This expedition is a master class in time and risk management. From sunup to midnight today, the 28-man sub team worked on and under the sub.
“Mariners call this a confused sea,” Captain Stu Buckle tells me.
An hour before sunrise, the Mermaid Sapphire had slipped out of her berth at the Australian Navy Yard and headed into the great open harbor. Forty minutes later we’re passing through the headlands into a dark-blue ocean with waves riding the crests of 6.6-foot (2-meter) swells.
“Abort the dive.”
When I heard these words as I entered the sub hanger, it was clear something was very wrong. “We just got word from the airport. The helicopter has gone down. Andrew and Mike were inside,” Jim said. He struggled for the next words.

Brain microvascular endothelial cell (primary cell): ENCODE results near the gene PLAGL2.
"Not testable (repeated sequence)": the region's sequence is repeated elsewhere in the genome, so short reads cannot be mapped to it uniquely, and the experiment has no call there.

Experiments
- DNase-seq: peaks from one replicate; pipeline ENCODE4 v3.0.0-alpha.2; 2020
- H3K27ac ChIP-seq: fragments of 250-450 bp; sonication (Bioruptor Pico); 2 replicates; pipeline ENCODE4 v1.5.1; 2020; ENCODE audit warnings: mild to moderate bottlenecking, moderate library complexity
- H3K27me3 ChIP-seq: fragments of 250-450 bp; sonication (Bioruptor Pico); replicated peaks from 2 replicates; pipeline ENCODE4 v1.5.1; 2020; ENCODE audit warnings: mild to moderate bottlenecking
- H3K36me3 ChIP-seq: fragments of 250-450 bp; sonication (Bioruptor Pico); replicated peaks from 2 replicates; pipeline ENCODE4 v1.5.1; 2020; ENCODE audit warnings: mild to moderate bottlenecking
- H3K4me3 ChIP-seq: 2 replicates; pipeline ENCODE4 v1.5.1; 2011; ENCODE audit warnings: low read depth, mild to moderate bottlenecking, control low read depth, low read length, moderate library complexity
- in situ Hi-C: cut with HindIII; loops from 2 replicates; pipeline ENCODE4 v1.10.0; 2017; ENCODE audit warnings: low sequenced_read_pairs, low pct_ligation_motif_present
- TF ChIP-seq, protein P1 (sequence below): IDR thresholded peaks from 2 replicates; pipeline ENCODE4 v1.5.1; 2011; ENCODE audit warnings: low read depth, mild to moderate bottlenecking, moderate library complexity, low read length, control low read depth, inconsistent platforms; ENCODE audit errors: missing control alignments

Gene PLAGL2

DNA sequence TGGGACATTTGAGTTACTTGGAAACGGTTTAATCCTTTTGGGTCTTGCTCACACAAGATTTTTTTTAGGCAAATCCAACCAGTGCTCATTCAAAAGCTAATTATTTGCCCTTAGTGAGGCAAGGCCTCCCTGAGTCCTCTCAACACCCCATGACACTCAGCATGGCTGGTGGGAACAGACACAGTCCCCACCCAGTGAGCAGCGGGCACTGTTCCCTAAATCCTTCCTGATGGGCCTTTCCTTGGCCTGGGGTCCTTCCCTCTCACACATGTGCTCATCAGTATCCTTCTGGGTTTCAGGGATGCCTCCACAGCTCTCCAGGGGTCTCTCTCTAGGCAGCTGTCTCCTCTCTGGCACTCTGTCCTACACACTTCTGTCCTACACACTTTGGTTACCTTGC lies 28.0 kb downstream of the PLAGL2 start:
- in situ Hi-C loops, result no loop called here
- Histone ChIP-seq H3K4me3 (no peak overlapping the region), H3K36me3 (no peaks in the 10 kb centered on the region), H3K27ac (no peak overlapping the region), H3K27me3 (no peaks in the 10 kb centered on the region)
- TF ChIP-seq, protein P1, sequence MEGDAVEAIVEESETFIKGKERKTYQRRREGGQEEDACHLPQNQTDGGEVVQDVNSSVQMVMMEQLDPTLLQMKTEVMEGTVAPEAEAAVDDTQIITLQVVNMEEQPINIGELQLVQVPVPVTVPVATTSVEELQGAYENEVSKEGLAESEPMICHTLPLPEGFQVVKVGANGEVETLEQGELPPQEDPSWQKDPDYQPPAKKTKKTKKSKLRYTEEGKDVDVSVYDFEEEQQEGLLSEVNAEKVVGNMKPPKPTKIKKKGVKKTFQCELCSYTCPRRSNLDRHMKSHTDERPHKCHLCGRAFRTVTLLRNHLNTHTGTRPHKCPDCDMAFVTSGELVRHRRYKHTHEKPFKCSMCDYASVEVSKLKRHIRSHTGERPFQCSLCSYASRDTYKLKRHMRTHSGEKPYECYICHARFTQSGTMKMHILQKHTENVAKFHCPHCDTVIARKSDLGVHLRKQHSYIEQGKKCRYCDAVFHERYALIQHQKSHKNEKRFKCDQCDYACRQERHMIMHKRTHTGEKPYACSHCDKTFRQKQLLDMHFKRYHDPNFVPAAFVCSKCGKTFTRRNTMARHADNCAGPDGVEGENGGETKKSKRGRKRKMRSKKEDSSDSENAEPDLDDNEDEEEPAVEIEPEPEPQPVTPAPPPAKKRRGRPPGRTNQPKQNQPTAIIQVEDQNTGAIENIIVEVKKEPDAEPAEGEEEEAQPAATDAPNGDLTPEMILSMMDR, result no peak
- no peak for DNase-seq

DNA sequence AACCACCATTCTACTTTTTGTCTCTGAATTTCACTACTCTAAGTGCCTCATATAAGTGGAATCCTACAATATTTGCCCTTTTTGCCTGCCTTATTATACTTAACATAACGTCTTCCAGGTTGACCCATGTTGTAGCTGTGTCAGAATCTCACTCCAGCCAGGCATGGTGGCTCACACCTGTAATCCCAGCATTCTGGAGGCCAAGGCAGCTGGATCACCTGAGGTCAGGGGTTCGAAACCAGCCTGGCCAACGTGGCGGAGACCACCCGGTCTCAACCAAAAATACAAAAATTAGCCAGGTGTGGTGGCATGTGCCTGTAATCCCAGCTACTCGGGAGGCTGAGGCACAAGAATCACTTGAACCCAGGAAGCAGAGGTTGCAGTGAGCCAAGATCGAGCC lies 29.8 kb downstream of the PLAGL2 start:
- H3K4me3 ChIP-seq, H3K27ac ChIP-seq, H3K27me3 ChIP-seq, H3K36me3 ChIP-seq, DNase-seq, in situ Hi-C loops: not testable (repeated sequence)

Last night we headed back to Jervis Bay—a ten-hour passage with 30-knot winds from the southeast and seas of 10 to 13 feet (3 to 4 meters). It was a difficult trip.
The heat coming off the electronics system pushed the temperature to 102°F (39ºC) inside the sphere. Humidity was 100 percent. For three hours, Jim was swimming in his own sweat.